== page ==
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Thursday, August 29, 2013

MacDonald v. State of California: Employee Must Exhaust Administrative Remedies Before Filing Retaliation Action

Plaintiff Aaron MacDonald alleged: he worked for the State of California and the California State Assembly at one of their offices; he complained to his supervisors that one of them was smoking illegally at the office; and, less than two weeks later, he was fired. Plaintiff filed suit for retaliatory discharge in violation of Labor Code section 1102.5 and retaliatory and discriminatory discharge in violation of Labor Code section 6310.

The trial court sustained demurrers without leave to amend, holding that plaintiff was required to exhaust the administrative remedy set forth in Labor Code section 98.7 before pursuing his statutory claims in court, and that his causes of action for violations of sections 1102.5 and 6310 must be dismissed for failure to previously file a complaint with the Labor Commissioner.

The Court of Appeal affirmed, holding:
The rule of exhaustion of administrative remedies is well established in California jurisprudence. “In brief, the rule is that where an administrative remedy is provided by statute, relief must be sought from the administrative body and this remedy exhausted before the courts will act.” [Campbell v. Regents of University of California (2005) 35 Cal.4th 311], 321, quoting [Abelleira v. District Court of Appeal (1941) 17 Cal.2d 280], 292. This is so even where the administrative remedy is couched in permissive, as opposed to mandatory, language. (See Williams v. Housing Authority of Los Angeles (2004) 121 Cal.App.4th 708, 734.) Here, an administrative remedy is provided in section 98.7. Thus, in accordance with Campbell, we conclude that plaintiff was required to exhaust that remedy prior to pursuing the underlying action.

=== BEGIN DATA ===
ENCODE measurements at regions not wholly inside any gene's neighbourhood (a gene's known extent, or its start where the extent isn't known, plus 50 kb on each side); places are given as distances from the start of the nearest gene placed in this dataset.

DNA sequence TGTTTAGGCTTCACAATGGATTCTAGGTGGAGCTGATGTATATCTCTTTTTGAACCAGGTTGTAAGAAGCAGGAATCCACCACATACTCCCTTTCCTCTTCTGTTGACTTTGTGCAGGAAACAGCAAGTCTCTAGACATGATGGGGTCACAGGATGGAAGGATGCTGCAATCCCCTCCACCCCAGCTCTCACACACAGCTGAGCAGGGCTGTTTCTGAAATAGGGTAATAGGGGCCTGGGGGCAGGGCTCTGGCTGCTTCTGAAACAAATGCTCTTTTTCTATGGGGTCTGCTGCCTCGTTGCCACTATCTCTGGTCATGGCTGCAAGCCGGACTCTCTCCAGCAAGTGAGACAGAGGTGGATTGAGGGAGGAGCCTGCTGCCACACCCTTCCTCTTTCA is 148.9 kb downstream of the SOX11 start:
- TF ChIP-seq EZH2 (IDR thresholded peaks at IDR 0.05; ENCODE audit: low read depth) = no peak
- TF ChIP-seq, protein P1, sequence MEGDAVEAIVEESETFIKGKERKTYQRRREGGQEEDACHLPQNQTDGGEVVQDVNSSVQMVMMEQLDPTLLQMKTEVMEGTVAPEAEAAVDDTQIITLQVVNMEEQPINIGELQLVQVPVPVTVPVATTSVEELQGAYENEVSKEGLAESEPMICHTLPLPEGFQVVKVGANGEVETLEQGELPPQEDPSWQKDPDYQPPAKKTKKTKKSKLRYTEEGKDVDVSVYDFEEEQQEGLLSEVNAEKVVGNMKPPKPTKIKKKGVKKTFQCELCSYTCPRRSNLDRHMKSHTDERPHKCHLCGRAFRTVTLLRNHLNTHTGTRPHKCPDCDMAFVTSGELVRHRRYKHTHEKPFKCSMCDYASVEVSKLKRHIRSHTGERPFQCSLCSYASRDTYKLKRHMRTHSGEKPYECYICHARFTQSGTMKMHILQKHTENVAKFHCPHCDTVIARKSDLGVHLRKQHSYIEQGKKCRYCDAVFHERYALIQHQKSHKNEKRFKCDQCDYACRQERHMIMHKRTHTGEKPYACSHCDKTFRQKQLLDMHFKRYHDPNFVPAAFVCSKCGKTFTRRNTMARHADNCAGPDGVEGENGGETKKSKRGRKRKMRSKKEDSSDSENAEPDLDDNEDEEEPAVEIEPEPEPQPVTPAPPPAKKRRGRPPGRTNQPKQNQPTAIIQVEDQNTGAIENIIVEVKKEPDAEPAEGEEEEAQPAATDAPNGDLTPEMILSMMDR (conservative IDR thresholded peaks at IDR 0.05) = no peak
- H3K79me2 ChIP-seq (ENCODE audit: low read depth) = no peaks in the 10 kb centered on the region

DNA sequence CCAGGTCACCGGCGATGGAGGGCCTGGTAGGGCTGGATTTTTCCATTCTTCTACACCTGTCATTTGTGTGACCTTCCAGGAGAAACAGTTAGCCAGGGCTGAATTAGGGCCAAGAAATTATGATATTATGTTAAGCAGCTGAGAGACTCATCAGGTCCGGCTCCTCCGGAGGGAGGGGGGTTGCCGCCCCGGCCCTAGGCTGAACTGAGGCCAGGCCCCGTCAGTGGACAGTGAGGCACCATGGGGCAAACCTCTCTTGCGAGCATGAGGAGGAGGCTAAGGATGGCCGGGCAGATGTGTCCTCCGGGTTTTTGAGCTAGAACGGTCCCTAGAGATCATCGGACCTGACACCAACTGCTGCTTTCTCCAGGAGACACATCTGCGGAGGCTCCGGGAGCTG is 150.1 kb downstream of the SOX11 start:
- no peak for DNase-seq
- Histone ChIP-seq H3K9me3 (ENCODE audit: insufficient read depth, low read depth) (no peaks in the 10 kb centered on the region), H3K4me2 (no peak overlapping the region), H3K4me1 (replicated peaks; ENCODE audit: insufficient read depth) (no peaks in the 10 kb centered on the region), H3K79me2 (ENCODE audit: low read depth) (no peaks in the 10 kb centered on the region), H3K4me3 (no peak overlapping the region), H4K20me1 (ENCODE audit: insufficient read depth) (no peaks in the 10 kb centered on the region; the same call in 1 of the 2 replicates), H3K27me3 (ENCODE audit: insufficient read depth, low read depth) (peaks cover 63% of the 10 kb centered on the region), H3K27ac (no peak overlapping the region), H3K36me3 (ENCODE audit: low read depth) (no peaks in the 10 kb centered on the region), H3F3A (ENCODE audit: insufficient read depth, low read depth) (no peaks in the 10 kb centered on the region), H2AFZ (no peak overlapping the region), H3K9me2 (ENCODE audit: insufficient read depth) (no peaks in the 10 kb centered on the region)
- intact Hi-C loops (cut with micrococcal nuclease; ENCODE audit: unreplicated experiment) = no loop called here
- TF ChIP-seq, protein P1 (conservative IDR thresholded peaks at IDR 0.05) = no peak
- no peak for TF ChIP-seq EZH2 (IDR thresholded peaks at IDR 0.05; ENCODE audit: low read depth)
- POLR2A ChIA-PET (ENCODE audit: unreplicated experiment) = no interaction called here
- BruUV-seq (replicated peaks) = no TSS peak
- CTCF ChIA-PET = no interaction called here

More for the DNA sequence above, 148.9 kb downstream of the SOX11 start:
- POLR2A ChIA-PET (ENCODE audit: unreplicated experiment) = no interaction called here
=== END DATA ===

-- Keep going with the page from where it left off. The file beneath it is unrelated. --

Slip op. at 6.

The opinion is available here

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